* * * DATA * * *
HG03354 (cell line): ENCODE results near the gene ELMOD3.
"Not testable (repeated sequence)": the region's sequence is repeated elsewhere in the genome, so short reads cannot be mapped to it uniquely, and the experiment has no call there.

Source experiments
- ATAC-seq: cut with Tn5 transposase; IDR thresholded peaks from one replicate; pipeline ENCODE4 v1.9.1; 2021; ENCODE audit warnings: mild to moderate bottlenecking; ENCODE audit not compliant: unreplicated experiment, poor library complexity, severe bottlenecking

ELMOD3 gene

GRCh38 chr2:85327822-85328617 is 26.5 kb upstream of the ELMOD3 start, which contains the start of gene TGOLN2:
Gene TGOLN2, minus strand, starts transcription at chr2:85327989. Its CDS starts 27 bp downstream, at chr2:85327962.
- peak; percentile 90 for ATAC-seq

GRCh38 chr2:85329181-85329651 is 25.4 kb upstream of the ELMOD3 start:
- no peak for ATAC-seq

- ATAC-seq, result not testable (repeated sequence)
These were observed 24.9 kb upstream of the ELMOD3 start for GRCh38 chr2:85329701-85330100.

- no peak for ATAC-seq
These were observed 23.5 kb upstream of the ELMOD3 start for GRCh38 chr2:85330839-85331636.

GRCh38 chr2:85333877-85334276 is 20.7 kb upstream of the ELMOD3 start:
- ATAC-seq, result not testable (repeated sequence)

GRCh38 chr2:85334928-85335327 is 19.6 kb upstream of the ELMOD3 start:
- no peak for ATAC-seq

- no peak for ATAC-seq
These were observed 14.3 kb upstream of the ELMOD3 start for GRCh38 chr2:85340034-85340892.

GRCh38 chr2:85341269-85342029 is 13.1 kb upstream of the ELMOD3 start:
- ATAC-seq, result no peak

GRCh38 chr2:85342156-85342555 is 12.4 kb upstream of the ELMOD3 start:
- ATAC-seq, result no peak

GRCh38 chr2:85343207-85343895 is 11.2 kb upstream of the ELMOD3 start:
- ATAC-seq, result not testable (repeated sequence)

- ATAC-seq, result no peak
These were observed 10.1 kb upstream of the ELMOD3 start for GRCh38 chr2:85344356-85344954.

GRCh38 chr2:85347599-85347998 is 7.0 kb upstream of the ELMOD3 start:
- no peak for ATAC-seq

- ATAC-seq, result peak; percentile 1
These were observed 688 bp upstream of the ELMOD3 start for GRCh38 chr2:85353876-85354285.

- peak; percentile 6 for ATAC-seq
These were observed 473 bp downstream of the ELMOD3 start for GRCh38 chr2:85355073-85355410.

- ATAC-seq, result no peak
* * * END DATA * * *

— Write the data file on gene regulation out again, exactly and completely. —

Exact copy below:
HG03354 (cell line): ENCODE results near the gene ELMOD3.
"Not testable (repeated sequence)": the region's sequence is repeated elsewhere in the genome, so short reads cannot be mapped to it uniquely, and the experiment has no call there.

Source experiments
- ATAC-seq: cut with Tn5 transposase; IDR thresholded peaks from one replicate; pipeline ENCODE4 v1.9.1; 2021; ENCODE audit warnings: mild to moderate bottlenecking; ENCODE audit not compliant: unreplicated experiment, poor library complexity, severe bottlenecking

ELMOD3 gene

GRCh38 chr2:85327822-85328617 is 26.5 kb upstream of the ELMOD3 start, which contains the start of gene TGOLN2:
Gene TGOLN2, minus strand, starts transcription at chr2:85327989. Its CDS starts 27 bp downstream, at chr2:85327962.
- peak; percentile 90 for ATAC-seq

GRCh38 chr2:85329181-85329651 is 25.4 kb upstream of the ELMOD3 start:
- no peak for ATAC-seq

- ATAC-seq, result not testable (repeated sequence)
These were observed 24.9 kb upstream of the ELMOD3 start for GRCh38 chr2:85329701-85330100.

- no peak for ATAC-seq
These were observed 23.5 kb upstream of the ELMOD3 start for GRCh38 chr2:85330839-85331636.

GRCh38 chr2:85333877-85334276 is 20.7 kb upstream of the ELMOD3 start:
- ATAC-seq, result not testable (repeated sequence)

GRCh38 chr2:85334928-85335327 is 19.6 kb upstream of the ELMOD3 start:
- no peak for ATAC-seq

- no peak for ATAC-seq
These were observed 14.3 kb upstream of the ELMOD3 start for GRCh38 chr2:85340034-85340892.

GRCh38 chr2:85341269-85342029 is 13.1 kb upstream of the ELMOD3 start:
- ATAC-seq, result no peak

GRCh38 chr2:85342156-85342555 is 12.4 kb upstream of the ELMOD3 start:
- ATAC-seq, result no peak

GRCh38 chr2:85343207-85343895 is 11.2 kb upstream of the ELMOD3 start:
- ATAC-seq, result not testable (repeated sequence)

- ATAC-seq, result no peak
These were observed 10.1 kb upstream of the ELMOD3 start for GRCh38 chr2:85344356-85344954.

GRCh38 chr2:85347599-85347998 is 7.0 kb upstream of the ELMOD3 start:
- no peak for ATAC-seq

- ATAC-seq, result peak; percentile 1
These were observed 688 bp upstream of the ELMOD3 start for GRCh38 chr2:85353876-85354285.

- peak; percentile 6 for ATAC-seq
These were observed 473 bp downstream of the ELMOD3 start for GRCh38 chr2:85355073-85355410.

- ATAC-seq, result no peak